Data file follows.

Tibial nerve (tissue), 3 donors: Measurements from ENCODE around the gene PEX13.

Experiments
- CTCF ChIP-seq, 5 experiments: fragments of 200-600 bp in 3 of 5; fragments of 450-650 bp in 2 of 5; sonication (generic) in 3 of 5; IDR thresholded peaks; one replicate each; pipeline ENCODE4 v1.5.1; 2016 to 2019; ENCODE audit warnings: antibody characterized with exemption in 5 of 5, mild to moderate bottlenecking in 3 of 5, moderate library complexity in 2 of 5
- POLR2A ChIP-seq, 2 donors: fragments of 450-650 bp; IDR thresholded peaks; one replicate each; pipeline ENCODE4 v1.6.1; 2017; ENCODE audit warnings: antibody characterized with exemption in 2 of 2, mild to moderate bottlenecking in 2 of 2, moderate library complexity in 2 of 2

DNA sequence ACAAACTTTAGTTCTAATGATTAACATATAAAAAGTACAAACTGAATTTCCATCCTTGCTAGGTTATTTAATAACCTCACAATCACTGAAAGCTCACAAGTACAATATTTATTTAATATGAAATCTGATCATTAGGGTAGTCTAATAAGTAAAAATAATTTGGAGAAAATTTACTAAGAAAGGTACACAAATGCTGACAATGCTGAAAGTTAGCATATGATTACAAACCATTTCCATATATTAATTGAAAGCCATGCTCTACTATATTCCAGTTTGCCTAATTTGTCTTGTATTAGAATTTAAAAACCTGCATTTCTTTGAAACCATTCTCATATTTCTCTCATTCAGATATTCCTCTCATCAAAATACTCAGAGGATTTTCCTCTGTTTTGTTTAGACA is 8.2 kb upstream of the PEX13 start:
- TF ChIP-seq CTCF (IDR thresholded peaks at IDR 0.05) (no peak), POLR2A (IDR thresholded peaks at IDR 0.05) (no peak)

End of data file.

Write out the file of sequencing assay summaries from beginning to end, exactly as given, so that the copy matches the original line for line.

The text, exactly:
Tibial nerve (tissue), 3 donors: Measurements from ENCODE around the gene PEX13.

Experiments
- CTCF ChIP-seq, 5 experiments: fragments of 200-600 bp in 3 of 5; fragments of 450-650 bp in 2 of 5; sonication (generic) in 3 of 5; IDR thresholded peaks; one replicate each; pipeline ENCODE4 v1.5.1; 2016 to 2019; ENCODE audit warnings: antibody characterized with exemption in 5 of 5, mild to moderate bottlenecking in 3 of 5, moderate library complexity in 2 of 5
- POLR2A ChIP-seq, 2 donors: fragments of 450-650 bp; IDR thresholded peaks; one replicate each; pipeline ENCODE4 v1.6.1; 2017; ENCODE audit warnings: antibody characterized with exemption in 2 of 2, mild to moderate bottlenecking in 2 of 2, moderate library complexity in 2 of 2

DNA sequence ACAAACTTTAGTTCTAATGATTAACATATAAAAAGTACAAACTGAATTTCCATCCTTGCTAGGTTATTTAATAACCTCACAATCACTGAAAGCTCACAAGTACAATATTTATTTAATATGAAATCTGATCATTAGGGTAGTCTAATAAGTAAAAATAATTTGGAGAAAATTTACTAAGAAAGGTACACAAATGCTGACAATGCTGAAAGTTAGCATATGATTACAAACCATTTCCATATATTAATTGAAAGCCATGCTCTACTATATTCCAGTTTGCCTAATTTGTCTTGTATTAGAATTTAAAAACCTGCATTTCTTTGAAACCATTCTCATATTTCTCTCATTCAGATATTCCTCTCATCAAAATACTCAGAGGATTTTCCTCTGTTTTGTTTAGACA is 8.2 kb upstream of the PEX13 start:
- TF ChIP-seq CTCF (IDR thresholded peaks at IDR 0.05) (no peak), POLR2A (IDR thresholded peaks at IDR 0.05) (no peak)